Mr. LAMBERT. Yes; two offices and two separate sets of officers. Senator COPELAND. You are operating two plants as though they were distinct?


Senator COPELAND. What additional powers are you getting by this act?

Mr. LAMBERT. We are getting authority to merge the two companies into one.

Senator COPELAND. I mean what additional physical powers? Mr. LAMBERT. No additional physical powers, but to have additional stock for the betterment of the company.

Senator COPELAND. I did not mean that. What can you do in the way of putting down new pipes or mains?

Mr. LAMBERT. We could not do a single thing in the way of putting down new pipes or mains because we provide that the law as it exists to-day in the District of Columbia shall be held to govern operations of that kind, and that means the permits have to come through the District Commissioners.

Senator COPELAND. Then, so far as physical activities are concerned, you get no new rights or new powers?

Mr. LAMBERT. No new rights or powers.

Senator ROBSION. Except to issue new stock.

Senator COPELAND. I was speaking about physical rights.

At the top of page 4 is there anything unusual about this permission given the Public Utilities Commission to permit the company to increase from time to time the amount of its capitalization and the issuance of additional capital stock?

Mr. LAMBERT. Every corporation has it in the District of Columbia under the Code of the District, but this company, getting a charter from Congress in 1848, did not have this provision in its charter.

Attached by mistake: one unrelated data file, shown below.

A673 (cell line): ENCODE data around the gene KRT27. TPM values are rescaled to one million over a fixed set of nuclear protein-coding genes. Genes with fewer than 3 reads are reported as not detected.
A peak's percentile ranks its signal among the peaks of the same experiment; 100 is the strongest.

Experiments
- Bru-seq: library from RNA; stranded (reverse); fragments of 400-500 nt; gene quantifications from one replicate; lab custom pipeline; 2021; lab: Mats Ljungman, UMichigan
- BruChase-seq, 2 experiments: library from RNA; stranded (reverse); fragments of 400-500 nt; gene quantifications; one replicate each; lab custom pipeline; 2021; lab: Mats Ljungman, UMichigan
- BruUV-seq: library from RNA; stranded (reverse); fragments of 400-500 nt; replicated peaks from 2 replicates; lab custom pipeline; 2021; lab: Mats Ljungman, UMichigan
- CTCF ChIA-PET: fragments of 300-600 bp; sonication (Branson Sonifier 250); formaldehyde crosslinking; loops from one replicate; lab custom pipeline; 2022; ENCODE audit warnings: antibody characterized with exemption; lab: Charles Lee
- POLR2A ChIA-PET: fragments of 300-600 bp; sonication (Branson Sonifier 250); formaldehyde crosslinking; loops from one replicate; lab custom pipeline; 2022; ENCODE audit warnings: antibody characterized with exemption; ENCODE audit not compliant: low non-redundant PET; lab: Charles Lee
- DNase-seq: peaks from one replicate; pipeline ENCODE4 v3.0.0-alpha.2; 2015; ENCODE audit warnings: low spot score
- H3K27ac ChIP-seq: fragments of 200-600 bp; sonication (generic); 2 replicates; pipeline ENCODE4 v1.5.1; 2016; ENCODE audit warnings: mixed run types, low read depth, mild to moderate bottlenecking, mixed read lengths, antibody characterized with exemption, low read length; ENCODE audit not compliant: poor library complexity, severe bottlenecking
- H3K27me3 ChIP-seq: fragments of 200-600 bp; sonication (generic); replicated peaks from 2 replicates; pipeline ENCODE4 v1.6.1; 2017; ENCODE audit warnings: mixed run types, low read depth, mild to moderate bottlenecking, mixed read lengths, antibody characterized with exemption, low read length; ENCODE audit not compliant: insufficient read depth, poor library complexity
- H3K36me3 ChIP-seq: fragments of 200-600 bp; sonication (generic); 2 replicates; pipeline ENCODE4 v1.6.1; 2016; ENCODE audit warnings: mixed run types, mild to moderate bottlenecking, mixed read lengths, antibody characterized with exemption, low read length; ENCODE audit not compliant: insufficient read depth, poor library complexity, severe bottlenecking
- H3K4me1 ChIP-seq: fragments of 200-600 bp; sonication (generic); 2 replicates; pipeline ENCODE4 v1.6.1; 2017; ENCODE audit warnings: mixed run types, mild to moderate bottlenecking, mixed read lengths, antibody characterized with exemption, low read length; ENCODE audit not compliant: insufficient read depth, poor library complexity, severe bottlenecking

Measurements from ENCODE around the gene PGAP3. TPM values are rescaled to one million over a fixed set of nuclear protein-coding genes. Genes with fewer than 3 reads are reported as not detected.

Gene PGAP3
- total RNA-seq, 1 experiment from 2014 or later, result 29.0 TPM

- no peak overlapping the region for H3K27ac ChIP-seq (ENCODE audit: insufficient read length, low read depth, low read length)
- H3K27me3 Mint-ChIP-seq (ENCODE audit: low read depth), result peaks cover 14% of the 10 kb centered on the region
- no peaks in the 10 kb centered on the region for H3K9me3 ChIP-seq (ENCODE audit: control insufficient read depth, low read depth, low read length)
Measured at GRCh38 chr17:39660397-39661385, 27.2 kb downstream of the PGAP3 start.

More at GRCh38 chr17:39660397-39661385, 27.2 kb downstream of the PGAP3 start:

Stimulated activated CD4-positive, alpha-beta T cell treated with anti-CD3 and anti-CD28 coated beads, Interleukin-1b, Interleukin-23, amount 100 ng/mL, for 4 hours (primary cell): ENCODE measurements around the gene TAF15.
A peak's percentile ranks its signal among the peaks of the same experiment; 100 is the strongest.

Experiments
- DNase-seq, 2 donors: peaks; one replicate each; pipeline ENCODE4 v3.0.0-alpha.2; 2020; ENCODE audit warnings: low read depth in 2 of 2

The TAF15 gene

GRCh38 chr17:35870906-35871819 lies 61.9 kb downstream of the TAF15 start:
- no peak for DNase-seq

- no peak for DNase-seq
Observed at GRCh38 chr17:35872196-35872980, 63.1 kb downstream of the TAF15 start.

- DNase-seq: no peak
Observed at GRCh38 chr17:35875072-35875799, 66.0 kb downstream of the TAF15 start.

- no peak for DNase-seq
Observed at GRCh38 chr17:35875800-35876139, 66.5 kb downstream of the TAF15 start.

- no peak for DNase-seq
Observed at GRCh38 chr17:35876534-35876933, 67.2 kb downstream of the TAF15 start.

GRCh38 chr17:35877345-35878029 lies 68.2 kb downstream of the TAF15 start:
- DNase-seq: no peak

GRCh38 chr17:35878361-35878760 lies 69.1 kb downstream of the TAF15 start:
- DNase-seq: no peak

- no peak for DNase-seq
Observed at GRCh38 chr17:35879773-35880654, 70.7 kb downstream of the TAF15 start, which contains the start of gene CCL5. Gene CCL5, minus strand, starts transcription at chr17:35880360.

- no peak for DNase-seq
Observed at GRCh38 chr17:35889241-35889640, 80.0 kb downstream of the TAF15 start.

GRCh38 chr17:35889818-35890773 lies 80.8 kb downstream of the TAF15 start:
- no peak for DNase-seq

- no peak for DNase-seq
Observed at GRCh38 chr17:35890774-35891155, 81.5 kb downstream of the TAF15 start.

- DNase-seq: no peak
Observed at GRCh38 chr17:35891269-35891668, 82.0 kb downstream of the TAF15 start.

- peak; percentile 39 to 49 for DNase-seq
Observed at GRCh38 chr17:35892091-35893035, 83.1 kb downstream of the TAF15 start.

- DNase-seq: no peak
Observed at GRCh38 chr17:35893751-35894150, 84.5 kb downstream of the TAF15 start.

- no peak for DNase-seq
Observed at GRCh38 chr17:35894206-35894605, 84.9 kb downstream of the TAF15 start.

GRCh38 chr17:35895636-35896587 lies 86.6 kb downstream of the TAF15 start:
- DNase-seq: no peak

Senator COPELAND. Are there companies under the Public Utilities Commission to whom the Commission can give this authority that you are seeking?

Senator ROBSION. The power to issue stock by a corporation in the District of Columbia is very limited and there is a bill on the subject now before the committee.

Mr. LAMBERT. You are talking about what they call the blue-sky law, the wildcat finance scheme. The blue sky law for the District of Columbia has nothing to do with this.

Senator COPELAND. Let me ask General Patrick or the attorney this question. Does the Public Utilities Commission now have the power to authorize certain public utility corporations in this District to issue new stock or to increase their capitalization?

General PATRICK. Yes, Senator Copeland, where there is no restriction placed upon the companies by the charters from Congress.